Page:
Today, the 16th January 2018, the EU Commission released its long-expected Plastics Strategy. The Strategy includes an announcement that the Commission has started the process to ban both intentionally added microplastics and oxo-degradable plastics. Both these bans will be implemented as Restrictions under the EU’s main chemicals law REACH.

The Commission also announced a a Communication with options for addressing the interface between chemical, product and waste legislation.

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Will you be using toxic napkins at Christmas?

The weather is cooling down, Christmas street lights are switched on, New Year’s Eve celebrations are being prepared… It is the season to get merry and enjoy dinners with family and friends. You will probably use Christmassy paper napkins to decorate your table or to wrap slices of cakes and other sweets. However, what you probably don’t know is that these nice coloured paper napkins may transfer carcinogenic chemicals into your food.

You may wonder “How is this possible? EU regulations are meant to protect people’s health by controlling the use of chemicals in food packaging“. However, CHEM Trust has been highlighting for over 3 years that the EU’s system for regulating the use of chemicals in food contact materials (FCMs) is full of holes.

 

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On Wednesday 20th December, UK Members of Parliament will vote on an amendment calling on the UK Government to remain in the EU’s REACH chemicals regulations after Brexit. The amendment (NC61), which has been tabled by the Chair of the Environmental Audit Committee, Mary Creagh MP, comes after both industry and civil society groups made it clear that they believe that the UK should stay in this world-leading regulatory system.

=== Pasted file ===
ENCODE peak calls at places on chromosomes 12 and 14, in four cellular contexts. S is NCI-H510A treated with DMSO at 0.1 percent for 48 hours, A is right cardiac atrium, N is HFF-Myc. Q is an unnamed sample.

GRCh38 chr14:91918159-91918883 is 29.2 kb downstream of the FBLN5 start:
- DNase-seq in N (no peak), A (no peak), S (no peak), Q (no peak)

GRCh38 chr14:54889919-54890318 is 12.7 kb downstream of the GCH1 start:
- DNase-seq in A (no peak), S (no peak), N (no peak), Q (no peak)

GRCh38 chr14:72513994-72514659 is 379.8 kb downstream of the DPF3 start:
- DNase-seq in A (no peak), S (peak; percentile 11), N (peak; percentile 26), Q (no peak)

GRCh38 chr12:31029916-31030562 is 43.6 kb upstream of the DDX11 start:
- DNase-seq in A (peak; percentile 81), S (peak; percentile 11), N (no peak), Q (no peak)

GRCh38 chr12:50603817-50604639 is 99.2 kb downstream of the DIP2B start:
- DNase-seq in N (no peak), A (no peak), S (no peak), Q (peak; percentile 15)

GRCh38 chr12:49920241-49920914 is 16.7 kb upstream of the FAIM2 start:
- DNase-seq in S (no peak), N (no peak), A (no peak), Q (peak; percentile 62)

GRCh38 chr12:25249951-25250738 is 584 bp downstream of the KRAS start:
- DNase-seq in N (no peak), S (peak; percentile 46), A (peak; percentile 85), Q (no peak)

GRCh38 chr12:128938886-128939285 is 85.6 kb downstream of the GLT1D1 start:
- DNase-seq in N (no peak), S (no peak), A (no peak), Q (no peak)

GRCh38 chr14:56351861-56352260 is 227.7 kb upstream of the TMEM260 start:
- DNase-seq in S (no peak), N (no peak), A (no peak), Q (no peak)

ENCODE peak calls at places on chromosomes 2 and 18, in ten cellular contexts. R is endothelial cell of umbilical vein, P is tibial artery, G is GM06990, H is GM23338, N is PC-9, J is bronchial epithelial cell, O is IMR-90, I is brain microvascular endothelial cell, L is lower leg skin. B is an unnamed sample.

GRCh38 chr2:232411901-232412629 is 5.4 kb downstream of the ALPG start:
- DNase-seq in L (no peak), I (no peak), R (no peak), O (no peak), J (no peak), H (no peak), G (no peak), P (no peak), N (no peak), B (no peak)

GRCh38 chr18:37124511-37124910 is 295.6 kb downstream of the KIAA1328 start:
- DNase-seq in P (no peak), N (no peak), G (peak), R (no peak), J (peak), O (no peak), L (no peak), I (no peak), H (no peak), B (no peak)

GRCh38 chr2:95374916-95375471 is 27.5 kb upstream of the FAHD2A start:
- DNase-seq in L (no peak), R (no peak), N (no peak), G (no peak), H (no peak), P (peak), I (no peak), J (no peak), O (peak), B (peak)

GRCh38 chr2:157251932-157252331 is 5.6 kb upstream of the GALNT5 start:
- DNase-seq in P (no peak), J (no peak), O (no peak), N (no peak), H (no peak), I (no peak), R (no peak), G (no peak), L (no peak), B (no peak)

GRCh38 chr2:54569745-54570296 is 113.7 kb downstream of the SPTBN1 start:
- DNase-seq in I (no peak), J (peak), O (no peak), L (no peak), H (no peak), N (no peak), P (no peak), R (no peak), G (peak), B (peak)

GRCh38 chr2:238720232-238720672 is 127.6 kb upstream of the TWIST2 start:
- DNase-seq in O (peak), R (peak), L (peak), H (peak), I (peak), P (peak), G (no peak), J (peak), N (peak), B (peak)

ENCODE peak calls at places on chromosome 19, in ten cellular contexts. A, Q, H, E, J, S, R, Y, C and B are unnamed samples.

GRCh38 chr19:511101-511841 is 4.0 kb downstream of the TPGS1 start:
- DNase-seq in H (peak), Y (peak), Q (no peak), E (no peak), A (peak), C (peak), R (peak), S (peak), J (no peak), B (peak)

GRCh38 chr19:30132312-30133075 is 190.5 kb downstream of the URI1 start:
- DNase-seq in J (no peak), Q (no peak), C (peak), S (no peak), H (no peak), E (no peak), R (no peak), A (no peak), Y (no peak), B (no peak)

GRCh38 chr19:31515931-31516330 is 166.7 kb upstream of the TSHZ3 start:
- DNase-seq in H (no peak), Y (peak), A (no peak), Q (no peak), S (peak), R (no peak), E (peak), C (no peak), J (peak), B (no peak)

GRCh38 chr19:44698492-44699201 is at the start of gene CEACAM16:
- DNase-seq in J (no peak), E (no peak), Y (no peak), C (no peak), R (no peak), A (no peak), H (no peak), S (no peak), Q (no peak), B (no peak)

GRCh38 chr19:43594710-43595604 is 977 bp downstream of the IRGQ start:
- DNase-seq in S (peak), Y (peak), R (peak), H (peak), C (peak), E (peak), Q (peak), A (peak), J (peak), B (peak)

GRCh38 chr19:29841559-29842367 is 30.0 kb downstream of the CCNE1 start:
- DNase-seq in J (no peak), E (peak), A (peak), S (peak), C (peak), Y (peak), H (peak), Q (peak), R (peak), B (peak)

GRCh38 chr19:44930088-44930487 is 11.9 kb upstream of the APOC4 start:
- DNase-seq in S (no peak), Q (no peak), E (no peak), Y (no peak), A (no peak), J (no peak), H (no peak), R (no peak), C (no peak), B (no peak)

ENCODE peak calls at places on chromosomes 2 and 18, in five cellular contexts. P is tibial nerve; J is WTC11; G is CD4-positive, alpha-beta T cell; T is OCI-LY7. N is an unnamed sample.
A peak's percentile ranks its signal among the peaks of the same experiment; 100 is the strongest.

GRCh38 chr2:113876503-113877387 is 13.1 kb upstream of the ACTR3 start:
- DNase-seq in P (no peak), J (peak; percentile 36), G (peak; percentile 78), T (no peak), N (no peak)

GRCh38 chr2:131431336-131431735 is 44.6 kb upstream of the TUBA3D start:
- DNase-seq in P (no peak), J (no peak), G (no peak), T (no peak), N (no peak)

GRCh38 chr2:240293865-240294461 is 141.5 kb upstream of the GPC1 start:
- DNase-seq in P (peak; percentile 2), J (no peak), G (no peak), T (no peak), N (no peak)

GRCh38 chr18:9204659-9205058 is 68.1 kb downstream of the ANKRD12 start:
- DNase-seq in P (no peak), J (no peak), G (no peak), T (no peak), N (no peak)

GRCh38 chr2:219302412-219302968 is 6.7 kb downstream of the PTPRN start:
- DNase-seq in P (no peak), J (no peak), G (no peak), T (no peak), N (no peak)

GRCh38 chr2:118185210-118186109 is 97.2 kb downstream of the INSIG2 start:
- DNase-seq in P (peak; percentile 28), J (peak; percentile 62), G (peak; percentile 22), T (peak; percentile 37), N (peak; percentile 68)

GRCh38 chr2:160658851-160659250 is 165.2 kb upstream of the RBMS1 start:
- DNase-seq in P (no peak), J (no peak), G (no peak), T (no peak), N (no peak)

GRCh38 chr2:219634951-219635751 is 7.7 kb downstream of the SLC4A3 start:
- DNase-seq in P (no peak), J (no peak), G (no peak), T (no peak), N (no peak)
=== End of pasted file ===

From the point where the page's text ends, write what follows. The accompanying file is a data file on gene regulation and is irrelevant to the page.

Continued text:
The EU’s chemical regulatory system relies on a centralised chemical agency in Helsinki (ECHA), which hosts the world’s largest database of chemical safety and use. The UK will lose access to this database on Brexit, unless it negotiates continued membership as part of a post-Brexit trade deal. However, the UK Secretary of State for the Environment Michael Gove has made it clear that he wants the UK to have its own approach to chemical regulation after Brexit; this would be incompatible with REACH membership. [read more]